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When I started training I found it very difficult to be direct and strong without summoning anger to provide the motivation. I didn’t do the techniques with full commitment because the only way it felt right to be that sharp and clear with someone was to be mad at them, and I didn’t feel mad. The feedback I got from Sensei was that I was being tentative, or too careful. I was doing the Aikido version of “Gee, I do hope you’ll think about having something besides just cookies for dinner.” I couldn’t say straight up “This is what’s for dinner. Not cookies.”

Alternatively, we may find ourselves being forceful or pushy. We may notice that our attention is on getting the better of our partner, and “winning.” We may get reactive and aggressive when we perceive an attack, even in friendly training.

Noticing these dysfunctional tendencies on the mat gives us an opportunity to look and see if we are doing similar things elsewhere in life, too. Do we meekly give others’s needs priority over our own? Do we stand by and watch when we should step in and take charge? Do we bully our way through interactions, getting our way without concern for our affect on others?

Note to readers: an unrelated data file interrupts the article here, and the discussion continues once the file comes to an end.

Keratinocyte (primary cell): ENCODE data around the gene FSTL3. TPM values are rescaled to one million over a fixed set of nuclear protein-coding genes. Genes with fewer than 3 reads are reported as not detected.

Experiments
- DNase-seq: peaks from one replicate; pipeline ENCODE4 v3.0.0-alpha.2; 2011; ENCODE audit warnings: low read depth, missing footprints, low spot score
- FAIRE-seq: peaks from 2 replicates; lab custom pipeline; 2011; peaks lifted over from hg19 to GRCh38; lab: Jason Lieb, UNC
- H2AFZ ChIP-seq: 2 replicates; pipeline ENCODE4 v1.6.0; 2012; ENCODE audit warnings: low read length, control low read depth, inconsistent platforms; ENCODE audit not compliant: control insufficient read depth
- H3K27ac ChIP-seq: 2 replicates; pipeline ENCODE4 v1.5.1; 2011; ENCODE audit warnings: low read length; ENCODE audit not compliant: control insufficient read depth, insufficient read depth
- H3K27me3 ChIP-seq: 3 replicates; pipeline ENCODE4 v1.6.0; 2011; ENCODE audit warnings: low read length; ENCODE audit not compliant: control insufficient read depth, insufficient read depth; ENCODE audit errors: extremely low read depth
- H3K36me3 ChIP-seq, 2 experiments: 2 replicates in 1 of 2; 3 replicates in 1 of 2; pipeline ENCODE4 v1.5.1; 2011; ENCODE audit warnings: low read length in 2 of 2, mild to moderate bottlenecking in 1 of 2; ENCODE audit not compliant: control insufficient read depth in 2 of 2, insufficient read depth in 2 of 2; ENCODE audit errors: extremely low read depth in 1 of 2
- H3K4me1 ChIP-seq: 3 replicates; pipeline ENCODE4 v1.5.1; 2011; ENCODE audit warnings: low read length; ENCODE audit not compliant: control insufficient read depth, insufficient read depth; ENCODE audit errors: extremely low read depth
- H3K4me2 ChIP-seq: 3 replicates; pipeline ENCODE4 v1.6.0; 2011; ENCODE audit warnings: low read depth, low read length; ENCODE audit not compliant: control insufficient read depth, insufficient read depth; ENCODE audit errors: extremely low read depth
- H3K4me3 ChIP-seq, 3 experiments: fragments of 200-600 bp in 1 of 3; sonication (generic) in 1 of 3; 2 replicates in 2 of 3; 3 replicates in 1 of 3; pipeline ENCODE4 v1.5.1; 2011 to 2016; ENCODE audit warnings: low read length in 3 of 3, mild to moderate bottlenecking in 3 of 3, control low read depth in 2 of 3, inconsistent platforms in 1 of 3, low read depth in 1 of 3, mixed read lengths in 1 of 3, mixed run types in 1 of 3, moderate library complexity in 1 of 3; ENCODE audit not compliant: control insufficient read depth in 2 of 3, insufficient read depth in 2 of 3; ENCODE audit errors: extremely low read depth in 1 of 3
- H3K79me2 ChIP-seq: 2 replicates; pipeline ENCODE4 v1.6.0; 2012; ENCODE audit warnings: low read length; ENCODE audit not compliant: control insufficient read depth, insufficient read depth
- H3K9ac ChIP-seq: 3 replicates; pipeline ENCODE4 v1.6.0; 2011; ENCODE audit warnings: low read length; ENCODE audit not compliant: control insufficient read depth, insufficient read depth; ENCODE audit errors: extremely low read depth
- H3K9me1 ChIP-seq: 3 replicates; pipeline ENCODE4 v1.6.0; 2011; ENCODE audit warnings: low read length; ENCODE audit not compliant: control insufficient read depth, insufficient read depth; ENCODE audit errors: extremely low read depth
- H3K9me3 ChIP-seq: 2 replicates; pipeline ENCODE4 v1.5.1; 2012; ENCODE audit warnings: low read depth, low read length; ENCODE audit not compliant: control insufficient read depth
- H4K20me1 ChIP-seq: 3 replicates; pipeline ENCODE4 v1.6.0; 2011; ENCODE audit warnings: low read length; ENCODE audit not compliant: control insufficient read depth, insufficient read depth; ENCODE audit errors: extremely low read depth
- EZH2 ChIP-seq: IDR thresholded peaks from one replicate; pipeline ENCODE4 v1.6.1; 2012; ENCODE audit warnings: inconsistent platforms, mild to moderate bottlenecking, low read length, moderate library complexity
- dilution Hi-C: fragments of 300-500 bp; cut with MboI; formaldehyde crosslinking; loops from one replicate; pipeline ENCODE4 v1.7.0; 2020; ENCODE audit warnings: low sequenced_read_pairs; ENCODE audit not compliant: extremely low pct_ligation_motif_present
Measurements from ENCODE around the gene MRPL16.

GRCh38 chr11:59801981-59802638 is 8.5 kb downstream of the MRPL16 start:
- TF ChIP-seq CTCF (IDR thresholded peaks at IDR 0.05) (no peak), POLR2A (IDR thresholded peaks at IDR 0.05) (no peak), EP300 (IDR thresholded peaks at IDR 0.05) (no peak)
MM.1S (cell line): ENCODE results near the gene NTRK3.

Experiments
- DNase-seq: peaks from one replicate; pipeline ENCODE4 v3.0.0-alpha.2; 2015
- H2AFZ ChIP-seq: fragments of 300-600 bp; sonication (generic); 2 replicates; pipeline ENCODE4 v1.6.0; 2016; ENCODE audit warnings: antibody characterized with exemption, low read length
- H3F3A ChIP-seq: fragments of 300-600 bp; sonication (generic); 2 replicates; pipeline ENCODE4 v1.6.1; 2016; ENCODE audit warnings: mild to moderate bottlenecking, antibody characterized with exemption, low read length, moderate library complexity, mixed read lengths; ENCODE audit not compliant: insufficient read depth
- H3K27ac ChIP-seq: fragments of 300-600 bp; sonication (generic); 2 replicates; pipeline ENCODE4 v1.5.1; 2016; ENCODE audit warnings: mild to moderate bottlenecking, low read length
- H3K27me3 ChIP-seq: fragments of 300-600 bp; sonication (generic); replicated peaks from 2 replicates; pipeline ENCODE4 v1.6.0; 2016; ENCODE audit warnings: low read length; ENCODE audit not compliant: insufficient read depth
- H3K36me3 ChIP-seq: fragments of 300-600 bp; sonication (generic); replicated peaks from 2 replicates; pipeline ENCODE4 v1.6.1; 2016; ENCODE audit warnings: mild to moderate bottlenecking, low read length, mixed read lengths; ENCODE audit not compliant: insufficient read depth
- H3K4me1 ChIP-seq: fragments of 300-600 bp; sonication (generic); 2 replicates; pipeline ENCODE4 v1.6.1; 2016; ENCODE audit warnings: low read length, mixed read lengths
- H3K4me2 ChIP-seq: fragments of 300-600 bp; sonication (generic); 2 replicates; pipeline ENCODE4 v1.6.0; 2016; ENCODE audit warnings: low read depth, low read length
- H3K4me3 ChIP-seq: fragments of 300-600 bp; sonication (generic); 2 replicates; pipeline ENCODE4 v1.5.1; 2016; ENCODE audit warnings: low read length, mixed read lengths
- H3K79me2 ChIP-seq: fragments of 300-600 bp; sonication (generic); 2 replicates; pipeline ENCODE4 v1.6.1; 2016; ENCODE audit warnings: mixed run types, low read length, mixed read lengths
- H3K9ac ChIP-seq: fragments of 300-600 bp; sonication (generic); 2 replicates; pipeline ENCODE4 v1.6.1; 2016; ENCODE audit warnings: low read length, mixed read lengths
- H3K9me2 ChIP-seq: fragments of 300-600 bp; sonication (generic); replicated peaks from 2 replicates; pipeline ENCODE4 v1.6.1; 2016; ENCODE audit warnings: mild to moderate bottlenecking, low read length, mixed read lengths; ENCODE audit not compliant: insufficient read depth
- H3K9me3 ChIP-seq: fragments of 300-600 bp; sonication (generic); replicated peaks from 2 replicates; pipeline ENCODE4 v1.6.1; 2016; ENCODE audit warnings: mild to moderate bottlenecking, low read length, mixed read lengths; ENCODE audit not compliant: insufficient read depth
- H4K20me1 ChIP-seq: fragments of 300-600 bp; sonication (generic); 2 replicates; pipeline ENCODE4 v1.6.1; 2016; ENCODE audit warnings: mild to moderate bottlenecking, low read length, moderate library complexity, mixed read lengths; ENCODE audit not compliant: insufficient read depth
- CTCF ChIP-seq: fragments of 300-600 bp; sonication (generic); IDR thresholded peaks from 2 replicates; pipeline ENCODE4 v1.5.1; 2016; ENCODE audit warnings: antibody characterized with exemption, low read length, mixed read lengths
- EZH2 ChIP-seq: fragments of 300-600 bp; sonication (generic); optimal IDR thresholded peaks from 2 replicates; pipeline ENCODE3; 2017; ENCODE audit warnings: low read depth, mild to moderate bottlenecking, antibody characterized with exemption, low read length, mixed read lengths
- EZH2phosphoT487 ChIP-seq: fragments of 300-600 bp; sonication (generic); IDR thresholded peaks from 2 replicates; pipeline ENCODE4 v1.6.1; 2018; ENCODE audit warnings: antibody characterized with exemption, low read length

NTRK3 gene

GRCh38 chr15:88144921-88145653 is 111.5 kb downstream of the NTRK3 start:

By deliberately, consciously, mindfully training we can learn to practice techniques with assertive, clear energy. Ruthless energy. What’s more, we can do so while maintaining our compassionate goal of ending the threat while caring for our attacker. It is through such embodied practice in resolving conflict in a better way, that we can not only be more effective in our Aikido, but more effective in life.

Linda Eskin is a writer, Aikido student, personal trainer, horse person, and former software/web industry professional (tech comm and UX). She is currently completing two books for students of Aikido, one for children and one for adult beginners. Linda trains with Dave Goldberg Sensei at Aikido of San Diego, in California, and at the time of this writing held the first black belt rank, sho-dan. Sho-dan literally means “beginning rank.”